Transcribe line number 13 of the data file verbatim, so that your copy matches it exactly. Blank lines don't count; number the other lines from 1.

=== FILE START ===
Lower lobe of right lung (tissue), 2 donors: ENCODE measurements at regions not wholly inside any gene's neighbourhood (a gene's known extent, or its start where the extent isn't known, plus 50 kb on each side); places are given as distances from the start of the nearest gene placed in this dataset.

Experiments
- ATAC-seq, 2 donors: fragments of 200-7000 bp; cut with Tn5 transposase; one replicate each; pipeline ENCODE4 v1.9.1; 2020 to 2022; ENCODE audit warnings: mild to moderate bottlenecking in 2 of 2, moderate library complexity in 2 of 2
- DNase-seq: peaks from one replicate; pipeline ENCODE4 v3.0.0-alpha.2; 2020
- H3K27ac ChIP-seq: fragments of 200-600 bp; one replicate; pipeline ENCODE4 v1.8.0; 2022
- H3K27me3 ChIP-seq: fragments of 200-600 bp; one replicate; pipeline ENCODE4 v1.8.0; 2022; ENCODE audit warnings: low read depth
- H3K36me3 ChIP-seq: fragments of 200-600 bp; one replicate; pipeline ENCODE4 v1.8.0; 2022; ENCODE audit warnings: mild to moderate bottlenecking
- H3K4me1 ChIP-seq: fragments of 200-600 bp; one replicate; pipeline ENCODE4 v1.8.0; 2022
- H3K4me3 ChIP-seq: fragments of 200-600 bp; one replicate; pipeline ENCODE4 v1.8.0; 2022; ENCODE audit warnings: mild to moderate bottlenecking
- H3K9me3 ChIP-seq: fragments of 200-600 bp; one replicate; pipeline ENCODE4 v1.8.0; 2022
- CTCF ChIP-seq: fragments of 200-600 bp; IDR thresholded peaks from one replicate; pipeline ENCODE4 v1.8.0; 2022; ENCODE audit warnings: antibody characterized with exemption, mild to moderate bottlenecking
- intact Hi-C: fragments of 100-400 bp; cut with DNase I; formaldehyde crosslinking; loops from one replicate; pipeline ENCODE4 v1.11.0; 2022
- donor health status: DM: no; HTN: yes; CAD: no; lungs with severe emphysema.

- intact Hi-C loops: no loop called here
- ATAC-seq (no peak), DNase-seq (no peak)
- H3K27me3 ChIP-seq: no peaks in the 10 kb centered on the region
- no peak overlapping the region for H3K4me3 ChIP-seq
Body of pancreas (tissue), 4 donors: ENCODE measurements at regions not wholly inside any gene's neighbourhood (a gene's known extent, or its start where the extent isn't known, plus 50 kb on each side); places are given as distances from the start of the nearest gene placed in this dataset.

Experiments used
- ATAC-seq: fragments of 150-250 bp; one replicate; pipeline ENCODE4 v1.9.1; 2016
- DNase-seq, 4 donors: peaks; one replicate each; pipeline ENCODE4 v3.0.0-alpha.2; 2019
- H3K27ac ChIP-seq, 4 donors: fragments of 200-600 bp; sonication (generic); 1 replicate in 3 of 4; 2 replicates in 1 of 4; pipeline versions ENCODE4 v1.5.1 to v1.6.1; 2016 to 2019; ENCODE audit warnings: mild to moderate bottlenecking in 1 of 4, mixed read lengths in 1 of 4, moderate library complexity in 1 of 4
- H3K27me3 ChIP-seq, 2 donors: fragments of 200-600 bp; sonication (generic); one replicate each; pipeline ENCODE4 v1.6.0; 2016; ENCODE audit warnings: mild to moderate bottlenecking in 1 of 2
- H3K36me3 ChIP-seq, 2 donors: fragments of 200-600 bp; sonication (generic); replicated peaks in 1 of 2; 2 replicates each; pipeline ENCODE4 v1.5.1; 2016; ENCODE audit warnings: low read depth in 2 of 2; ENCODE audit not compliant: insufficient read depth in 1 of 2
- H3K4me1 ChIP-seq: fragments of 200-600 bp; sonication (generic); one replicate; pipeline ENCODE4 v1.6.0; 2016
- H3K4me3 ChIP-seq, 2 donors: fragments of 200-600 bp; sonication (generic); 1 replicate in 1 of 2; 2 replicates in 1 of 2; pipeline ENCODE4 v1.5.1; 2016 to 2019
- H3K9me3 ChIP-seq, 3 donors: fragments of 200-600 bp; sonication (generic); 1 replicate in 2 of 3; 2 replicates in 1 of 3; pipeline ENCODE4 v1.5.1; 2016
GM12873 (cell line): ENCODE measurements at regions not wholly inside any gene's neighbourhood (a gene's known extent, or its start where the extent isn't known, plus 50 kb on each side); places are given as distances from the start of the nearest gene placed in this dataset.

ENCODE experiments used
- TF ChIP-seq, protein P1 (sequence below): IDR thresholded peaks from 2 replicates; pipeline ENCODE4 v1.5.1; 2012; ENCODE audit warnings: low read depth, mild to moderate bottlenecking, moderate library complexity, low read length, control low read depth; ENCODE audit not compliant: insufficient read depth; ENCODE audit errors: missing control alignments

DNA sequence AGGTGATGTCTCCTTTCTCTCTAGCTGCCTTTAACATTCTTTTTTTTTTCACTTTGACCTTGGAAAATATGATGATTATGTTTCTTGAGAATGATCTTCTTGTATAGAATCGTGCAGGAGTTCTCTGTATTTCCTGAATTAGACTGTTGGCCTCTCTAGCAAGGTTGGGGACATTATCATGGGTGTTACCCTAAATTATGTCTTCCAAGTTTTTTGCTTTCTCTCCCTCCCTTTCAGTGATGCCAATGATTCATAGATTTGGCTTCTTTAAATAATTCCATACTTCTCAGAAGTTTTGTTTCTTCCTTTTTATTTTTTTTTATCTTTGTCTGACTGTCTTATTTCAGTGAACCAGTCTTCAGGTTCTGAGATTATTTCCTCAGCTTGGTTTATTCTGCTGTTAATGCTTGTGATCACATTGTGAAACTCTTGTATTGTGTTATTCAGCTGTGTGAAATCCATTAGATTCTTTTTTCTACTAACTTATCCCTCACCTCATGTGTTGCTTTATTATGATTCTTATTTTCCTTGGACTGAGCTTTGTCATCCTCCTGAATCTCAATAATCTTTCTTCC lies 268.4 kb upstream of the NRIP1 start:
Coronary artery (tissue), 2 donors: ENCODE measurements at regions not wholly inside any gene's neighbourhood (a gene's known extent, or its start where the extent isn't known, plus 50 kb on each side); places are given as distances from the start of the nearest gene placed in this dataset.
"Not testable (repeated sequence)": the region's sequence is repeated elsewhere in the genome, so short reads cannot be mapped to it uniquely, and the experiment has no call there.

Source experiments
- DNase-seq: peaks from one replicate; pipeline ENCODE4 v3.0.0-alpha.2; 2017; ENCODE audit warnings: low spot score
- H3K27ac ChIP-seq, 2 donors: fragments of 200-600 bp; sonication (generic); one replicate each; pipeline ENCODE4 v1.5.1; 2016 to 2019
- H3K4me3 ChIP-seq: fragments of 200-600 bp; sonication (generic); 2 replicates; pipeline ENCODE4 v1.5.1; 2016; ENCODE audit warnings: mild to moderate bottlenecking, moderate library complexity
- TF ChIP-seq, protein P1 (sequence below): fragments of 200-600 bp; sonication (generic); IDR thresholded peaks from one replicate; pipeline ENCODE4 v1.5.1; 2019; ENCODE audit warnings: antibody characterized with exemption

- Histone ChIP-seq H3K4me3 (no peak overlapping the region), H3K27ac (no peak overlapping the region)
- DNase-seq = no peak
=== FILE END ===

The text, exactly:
- donor health status: DM: no; HTN: yes; CAD: no; lungs with severe emphysema.